The Year of CoCoRo Video #38/52: BEECLUST

22 September 2015

share this:

cocoro38b The EU-funded Collective Cognitive Robotics (CoCoRo) project has built a swarm of 41 autonomous underwater vehicles (AVs) that show collective cognition. Throughout 2015 – The Year of CooRo – we’ll be uploading a new weekly video detailing the latest stage in its development. This week we show an early laboratory experiment using the BEECLUST algorithm on a swarm of Lily robots.

The BEECLUST is a simple swarm algorithm derived from the walking and resting behavior of young honeybees, who can compare several temperature spots in their environment and collectively choose the optimal (warmest) spot. In our video, the algorithm was translated to underwater robots.

The robots move randomly in their habitat. When they meet another robot, they measure how deep the water below is. The more shallow the water, the longer they stay in place.

By running this algorithm, the swarm is able to identify shallow places and collectively choose the shallowest. The same algorithm can be used to find the deepest point, the darkest or the brightest, simply by correlating the resting time of the robots with other local environmental properties.

The BEECLUST is one of the simplest swarm algorithms possible, possibly even THE simplest. However, an algorithm like this does not suit every application: in our experiments we found that, in contrast to crawling honeybees in the hive or driving wheeled robots on the ground, it is very tricky for an AUV to stay in place in water because of drift and turbulence. Even in an aquarium this is an issue, with a number of robots moving around, so we concluded that, for a more turbulent underwater habitat, we needed a better algorithm than the classical BEECLUST.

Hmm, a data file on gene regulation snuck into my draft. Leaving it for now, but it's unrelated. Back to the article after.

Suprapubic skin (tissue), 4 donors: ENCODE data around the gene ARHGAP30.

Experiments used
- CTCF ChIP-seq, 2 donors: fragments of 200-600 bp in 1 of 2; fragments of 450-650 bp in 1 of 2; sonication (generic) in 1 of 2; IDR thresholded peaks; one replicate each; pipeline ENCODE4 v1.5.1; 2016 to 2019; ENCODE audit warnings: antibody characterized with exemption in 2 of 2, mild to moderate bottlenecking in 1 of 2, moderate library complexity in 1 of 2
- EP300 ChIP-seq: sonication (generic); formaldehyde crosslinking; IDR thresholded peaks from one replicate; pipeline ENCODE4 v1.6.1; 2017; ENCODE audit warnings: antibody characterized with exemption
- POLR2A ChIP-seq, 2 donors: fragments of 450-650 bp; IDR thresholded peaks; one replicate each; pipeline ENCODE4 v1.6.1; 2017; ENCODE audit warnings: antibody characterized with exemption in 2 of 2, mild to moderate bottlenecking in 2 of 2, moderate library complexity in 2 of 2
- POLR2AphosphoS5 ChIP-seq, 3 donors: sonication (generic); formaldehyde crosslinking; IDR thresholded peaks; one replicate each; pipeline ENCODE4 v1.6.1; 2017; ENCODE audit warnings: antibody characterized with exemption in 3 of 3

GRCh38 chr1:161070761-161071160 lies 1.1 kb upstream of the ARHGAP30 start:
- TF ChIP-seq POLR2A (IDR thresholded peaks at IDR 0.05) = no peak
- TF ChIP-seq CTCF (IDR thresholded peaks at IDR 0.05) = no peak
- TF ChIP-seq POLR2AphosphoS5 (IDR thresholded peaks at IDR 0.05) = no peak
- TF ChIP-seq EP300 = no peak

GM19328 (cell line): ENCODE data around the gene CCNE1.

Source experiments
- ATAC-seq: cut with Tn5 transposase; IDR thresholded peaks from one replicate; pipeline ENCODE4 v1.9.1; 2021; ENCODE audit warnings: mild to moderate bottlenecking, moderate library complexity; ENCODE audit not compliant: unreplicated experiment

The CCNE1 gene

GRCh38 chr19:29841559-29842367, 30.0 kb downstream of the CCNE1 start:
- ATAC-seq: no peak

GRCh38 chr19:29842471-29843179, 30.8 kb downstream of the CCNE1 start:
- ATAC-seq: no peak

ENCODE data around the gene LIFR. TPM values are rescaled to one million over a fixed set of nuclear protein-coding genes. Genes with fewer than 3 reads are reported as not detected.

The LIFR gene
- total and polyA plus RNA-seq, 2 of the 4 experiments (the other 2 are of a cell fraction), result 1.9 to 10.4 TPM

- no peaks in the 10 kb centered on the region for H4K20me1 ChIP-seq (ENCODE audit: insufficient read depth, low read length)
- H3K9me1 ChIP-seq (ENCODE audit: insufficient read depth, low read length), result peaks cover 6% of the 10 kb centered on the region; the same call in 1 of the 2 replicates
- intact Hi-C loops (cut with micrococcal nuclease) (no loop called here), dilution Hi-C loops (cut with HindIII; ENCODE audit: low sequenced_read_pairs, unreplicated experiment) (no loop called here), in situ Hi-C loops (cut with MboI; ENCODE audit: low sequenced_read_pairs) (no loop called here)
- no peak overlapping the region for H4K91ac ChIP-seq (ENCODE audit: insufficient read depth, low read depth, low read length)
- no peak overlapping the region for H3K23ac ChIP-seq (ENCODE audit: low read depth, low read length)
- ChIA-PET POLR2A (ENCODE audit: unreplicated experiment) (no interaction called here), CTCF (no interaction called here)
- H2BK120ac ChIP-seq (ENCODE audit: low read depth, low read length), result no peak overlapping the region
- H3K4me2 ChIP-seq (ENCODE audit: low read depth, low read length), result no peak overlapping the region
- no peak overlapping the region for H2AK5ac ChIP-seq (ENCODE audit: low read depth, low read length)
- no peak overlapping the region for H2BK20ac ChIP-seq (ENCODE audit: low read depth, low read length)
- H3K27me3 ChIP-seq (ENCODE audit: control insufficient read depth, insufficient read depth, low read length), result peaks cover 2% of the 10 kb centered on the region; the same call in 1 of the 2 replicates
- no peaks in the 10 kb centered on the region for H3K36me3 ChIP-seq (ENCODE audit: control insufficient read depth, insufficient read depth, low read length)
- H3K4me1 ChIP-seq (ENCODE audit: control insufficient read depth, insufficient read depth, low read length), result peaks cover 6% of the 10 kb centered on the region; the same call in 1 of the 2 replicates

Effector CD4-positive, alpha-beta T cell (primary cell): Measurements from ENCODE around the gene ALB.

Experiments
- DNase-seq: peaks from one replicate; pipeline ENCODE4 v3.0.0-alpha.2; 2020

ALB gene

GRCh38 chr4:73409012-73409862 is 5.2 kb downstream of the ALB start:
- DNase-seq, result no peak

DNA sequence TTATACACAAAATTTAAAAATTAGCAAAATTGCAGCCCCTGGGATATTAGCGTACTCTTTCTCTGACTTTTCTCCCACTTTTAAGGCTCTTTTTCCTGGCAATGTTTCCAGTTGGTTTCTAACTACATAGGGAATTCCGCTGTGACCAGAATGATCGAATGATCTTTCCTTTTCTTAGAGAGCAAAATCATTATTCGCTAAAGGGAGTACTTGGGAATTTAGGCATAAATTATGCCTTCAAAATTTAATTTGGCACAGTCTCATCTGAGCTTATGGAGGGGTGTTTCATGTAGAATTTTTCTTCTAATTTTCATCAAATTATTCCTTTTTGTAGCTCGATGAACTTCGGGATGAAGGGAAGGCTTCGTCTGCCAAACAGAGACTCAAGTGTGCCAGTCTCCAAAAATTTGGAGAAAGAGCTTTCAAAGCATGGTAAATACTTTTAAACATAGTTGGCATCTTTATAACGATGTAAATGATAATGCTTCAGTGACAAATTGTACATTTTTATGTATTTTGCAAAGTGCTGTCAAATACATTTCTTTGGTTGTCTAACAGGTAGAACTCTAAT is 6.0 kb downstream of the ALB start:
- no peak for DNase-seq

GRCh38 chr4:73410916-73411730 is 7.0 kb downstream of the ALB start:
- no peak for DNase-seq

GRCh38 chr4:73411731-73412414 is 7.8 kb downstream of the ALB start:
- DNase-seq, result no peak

tags: , , , , ,

Thomas Schmickl is an Associate Professor at Karl-Franzens University, Graz, Austria, and a lecturer at the University for Applied Sciences in St. Pölten, Austria.
Thomas Schmickl is an Associate Professor at Karl-Franzens University, Graz, Austria, and a lecturer at the University for Applied Sciences in St. Pölten, Austria.

Related posts :

New imaging method makes tiny robots visible in the body

Microrobots have the potential to revolutionize medicine. Researchers at the Max Planck ETH Centre for Learning Systems have now developed an imaging technique that for the first time recognises cell-​sized microrobots individually and at high resolution in a living organism.
20 May 2022, by

A draft open standard for an Ethical Black Box

Within the RoboTIPS project, we have developed and tested several model of Ethical Black Boxes, including one for an e-puck robot, and another for the MIRO robot.
19 May 2022, by

Unable to attend #ICRA2022 for accessibility issues? Or just curious to see robots?

There are many things that can make it difficult to attend an in person conference in the United States and so the ICRA Organizing Committee, the IEEE Robotics and Automation Society and OhmniLabs would like to help you attend ICRA virtually.
17 May 2022, by



Duckietown Competition Spotlight, with Dr Liam Paull

Dr. Liam Paull, cofounder of the Duckietown competition talks about the only robotics competition where Rubber Duckies are the passengers on an autonomous driving track.
17 May 2022, by

Designing societally beneficial Reinforcement Learning (RL) systems

In this post, we aim to illustrate the different modalities harms can take when augmented with the temporal axis of RL. To combat these novel societal risks, we also propose a new kind of documentation for dynamic Machine Learning systems which aims to assess and monitor these risks both before and after deployment.
15 May 2022, by

Innovative ‘smart socks’ could help millions living with dementia

‘Smart socks’ that track rising distress in the wearer could improve the wellbeing of millions of people with dementia, non-verbal autism and other conditions that affect communication.
13 May 2022, by

©2021 - ROBOTS Association


©2021 - ROBOTS Association